Paris has produced great novelists and poets, inspiring many works of literature. These great novels, poems and memoirs have turned many Parisian locations into literary landmarks. Here are a few of the essential landmarks of literature scattered throughout France's gorgeous capital.
Shakespeare and Company is the name of two independent bookstores in Paris. Sylvia Beach, an expatriate from New Jersey, opened the first in 1919. A few years later, she moved this bookstore to a larger location where Ernest Hemingway, F. Scott Fitzgerald, James Joyce and Ezra Pound convened to discuss literature. In World War II when the Germans occupied Paris, the bookstore was forced to close its doors.
After the war, George Whitman opened another bookstore at 37 Rue Bûcherie with the same name as a tribute to Beach. The second Shakespeare and Company continued the proud tradition established by the first bookstore and served other prominent writers. You can still visit Whitman's Shakespeare and Company where poetry readings are held. A sentence can be found on the wall above a door of the second floor of the shop: “Be not inhospitable to strangers lest they be angels in disguise.” This warm sentiment is emblematic of this literary landmark’s history and atmosphere.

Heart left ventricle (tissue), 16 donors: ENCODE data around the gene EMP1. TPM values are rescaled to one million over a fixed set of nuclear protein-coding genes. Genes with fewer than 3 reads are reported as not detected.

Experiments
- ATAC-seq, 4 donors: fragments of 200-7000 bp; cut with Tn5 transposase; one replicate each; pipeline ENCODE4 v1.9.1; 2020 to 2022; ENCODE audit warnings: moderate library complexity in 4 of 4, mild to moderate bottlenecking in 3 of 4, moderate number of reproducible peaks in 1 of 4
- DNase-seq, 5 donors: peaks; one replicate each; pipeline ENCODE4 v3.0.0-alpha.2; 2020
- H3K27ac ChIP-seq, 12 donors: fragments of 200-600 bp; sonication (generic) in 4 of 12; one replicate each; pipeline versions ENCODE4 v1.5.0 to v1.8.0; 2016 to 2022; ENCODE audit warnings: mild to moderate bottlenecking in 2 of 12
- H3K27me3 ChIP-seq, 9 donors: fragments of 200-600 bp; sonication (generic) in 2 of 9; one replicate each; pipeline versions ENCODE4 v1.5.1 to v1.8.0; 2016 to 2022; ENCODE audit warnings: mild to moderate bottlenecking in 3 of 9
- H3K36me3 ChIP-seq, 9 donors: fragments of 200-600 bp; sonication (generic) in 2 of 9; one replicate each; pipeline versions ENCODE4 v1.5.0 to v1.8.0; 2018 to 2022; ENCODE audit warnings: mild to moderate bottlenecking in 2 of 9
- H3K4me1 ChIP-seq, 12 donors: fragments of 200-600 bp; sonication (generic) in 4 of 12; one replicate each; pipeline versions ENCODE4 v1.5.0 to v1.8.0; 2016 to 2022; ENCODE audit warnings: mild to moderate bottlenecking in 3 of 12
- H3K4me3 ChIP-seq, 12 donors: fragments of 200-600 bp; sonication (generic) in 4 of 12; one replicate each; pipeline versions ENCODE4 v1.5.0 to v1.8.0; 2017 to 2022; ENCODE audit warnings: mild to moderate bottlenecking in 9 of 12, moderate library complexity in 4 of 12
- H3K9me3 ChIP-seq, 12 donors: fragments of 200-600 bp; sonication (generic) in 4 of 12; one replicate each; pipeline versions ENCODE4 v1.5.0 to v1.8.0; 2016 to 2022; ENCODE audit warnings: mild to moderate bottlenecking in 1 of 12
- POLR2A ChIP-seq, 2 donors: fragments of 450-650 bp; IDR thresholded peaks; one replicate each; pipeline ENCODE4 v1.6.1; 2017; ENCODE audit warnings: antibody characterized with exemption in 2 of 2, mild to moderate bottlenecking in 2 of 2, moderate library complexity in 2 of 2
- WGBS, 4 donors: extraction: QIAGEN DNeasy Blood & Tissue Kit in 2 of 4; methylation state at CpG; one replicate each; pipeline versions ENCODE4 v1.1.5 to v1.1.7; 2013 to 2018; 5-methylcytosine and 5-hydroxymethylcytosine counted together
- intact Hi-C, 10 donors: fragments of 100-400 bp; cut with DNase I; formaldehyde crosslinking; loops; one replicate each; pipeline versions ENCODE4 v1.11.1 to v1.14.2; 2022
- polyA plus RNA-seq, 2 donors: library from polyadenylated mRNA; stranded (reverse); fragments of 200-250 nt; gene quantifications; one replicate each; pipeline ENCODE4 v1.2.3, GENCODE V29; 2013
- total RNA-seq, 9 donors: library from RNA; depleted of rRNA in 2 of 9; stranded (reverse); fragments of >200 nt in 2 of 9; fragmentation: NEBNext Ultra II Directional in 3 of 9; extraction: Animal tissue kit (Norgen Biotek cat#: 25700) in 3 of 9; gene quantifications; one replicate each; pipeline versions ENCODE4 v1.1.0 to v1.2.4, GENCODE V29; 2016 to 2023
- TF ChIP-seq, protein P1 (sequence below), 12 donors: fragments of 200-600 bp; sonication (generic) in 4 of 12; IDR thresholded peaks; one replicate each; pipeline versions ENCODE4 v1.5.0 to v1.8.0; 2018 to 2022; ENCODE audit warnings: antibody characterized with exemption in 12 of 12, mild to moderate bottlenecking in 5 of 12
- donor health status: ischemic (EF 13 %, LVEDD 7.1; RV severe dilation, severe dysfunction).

The cafes of the left bank have served many great artists over the years, and no literary tour through Paris should skip Les Deux Magots. This cafe's history of hosting literary figures dates far back, including Paul Verlaine, Stéphane Mallarmé, Oscar Wilde and Guillaume Apollinaire.
It was one of Ernest Hemingway's favorite cafes when he was developing his craft and working to establish himself as a writer in the 1920s. After World War II, the cafe hosted the literary figureheads of Existentialism, Jean-Paul Sartre and Simone de Beauvoir. Every January since 1933, the cafe has awarded the Deux Magots prize to impressive new works of literature.
Victor Hugo is esteemed by critics to be one of France's greatest writers. His works of poetry and fiction have cemented his place in the French literary circle. You can visit the house where he lived from 1832 to 1848. Here, he wrote much of the 1862 novel Les Misérables. The building has been transformed into a museum that commemorates the productive and fascinating life of this acclaimed artist.